But then sin came into the world and ruined everything just as a single grain of sand can easily ruin an expensive camera. So perhaps you don’t feel so inclined to raise a “Hallelujah!” for God’s work of creation – not when it’s cold outside and we have the windows open. Consider more closely then these sentences from the verses we just read: “He provides food for those who fear him… 6 He has shown his people the power of his works, giving them the lands of other nations.” The author seems to be alluding to the way in which God provided for the Israelites after he rescued them from Egypt. He not only brought them out of slavery, He also provided food for them as they made their way to the Promised Land.
We’re not struggling through a wilderness like the Israelites did, but we are reliant on the food and homes that God provides for us every day. What’s amazing is that God continues to provide for us even when our attitude is less than thankful. Sure, you may have paid for the food that’s on your table but who gave you the ability to earn the money to buy the food? Who ensures peace so that the food could be delivered to the grocery store from which you purchased it? God. And so he is deserving of our praise.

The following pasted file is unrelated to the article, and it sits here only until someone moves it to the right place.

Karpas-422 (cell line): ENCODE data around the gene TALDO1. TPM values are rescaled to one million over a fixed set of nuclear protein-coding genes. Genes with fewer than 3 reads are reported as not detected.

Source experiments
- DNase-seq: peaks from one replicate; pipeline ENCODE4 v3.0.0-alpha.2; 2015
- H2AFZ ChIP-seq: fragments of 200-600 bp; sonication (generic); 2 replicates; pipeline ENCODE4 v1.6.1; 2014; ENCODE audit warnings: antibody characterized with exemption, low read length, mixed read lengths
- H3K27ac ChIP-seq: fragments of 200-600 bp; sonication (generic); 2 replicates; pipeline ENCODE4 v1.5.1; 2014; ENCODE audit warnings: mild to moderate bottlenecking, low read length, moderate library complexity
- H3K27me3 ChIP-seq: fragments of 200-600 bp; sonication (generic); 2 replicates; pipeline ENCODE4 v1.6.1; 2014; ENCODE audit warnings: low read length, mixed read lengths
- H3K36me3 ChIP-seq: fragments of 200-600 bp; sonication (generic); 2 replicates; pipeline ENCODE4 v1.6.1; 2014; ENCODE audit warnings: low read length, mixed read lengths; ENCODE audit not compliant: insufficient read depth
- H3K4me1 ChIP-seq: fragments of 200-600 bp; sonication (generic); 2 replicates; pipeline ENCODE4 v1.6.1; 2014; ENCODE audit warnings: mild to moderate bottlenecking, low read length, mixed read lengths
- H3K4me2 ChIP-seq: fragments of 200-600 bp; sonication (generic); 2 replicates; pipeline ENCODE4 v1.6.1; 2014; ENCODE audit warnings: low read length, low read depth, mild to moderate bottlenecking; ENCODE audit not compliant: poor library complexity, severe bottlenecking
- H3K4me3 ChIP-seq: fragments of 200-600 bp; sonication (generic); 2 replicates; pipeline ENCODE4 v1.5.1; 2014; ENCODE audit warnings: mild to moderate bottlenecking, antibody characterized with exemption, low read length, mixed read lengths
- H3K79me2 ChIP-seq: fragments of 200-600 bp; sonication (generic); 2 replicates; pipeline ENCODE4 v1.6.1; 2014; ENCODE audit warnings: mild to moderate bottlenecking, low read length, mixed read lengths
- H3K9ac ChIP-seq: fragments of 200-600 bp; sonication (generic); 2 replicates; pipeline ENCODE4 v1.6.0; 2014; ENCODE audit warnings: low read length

But what ought to motivate us even more to give God our hallelujahs is what the psalmist said in this verse: “He provided redemption for his people; he ordained his covenant forever—” (Psalm 111:9a). This verse has special meaning for all who are baptized, for through baptism God has made a covenant with us. A covenant is like a contract. As in building a house each of those contracts states what the plumber, the electrician, or the painter will do in exchange for what we will do for them: pay them. Compare those contracts with the covenant God made with you in baptism. Through baptism God adopted you as his child. He washed your sins away. He gave you the Holy Spirit and has granted you eternal life through faith in Jesus. He’s done this all for free and forever. Have you ever seen a contract like that? Have you ever heard of a will in which the signatory left everything to his worst enemy, even pledging that his heirs will be the enemy’s servants forever? That’s what God has done for you and for me, for all those who have been baptized. For even though we, as sinners, were God’s enemies, through baptism God pledged himself to us and gives us blessings through Jesus we don’t deserve. That’s quite a covenant! It’s no wonder the psalmist concluded that verse by saying, “…holy and awesome is his name”